Purple Noon (French: Plein Soleil, aka Full Sun or Blazing Sun) is a 1960 film directed byRené Clément, based on The Talented Mr. Ripley by Patricia Highsmith, and starring Alain Delon in his first major movie.
Purple Noon was lauded by critics and made Delon a star. In 1962, Clément and Paul Gégauff won an Edgar Award from the Mystery Writers of America for Best Foreign Film Screenplay. It enjoys a loyal cult following even today, with many fans including film director Martin Scorsese.
The movie has been cited as similar to Highsmith's novel in tone, style, and especially in the characterization of Tom Ripley. Out of all the actors who have played Ripley in movie adaptations of books in Highsmith's "Ripliad" series, many critics, including Highsmith herself, have called Delon's characterization the closest to her personal vision of the character: a charismatic sociopath who lies, murders, and manipulates without a shred of remorse.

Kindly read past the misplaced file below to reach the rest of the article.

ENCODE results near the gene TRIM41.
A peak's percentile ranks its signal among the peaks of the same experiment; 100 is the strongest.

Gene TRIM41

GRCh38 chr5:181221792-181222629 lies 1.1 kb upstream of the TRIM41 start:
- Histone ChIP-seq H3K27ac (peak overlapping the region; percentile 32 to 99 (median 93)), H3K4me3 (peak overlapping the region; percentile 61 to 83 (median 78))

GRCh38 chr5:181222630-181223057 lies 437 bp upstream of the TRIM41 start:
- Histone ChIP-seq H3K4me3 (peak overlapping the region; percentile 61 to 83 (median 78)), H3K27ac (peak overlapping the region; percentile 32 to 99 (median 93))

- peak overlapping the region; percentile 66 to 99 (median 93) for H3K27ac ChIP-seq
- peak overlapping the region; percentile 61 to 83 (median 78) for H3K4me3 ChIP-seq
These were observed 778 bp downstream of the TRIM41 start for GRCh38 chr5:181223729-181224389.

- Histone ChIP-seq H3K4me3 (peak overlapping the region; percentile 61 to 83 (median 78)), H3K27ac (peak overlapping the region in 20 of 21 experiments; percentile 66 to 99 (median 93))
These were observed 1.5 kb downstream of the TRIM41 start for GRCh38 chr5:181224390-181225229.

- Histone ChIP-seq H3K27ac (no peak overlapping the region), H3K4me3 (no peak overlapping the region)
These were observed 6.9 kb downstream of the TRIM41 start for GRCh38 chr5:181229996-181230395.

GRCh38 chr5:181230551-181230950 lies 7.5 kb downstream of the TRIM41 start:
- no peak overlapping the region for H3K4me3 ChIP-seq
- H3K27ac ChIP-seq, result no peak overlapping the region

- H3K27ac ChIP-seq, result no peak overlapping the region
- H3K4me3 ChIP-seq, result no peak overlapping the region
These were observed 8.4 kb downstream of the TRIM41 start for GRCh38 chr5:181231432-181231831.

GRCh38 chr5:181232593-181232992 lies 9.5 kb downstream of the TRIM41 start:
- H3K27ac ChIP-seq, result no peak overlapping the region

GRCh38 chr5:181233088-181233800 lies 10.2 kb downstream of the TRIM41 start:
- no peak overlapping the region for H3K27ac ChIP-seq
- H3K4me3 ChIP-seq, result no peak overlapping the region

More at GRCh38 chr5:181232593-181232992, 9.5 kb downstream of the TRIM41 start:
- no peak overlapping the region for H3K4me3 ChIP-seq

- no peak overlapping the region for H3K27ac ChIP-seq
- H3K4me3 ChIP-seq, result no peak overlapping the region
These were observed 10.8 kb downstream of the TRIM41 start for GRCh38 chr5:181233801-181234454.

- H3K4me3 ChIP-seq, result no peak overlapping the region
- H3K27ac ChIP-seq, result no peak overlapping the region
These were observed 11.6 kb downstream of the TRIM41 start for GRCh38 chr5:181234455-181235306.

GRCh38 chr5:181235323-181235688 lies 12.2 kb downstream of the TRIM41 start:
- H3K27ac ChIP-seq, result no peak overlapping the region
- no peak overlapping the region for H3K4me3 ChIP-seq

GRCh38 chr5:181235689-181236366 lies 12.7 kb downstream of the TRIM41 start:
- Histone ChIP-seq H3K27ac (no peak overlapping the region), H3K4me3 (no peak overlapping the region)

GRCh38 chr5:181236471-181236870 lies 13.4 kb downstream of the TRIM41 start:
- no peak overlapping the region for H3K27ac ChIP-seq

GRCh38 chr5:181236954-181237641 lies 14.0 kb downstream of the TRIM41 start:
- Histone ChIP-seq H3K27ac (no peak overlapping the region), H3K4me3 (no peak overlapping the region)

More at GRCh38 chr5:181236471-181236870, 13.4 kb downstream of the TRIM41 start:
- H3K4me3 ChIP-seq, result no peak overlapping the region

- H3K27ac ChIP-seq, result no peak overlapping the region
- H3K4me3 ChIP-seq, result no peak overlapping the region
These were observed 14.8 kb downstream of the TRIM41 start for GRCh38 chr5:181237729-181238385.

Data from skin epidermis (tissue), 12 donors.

This is a terrific version of the book, with a better slam bang ending then the American version starring Matt Damon.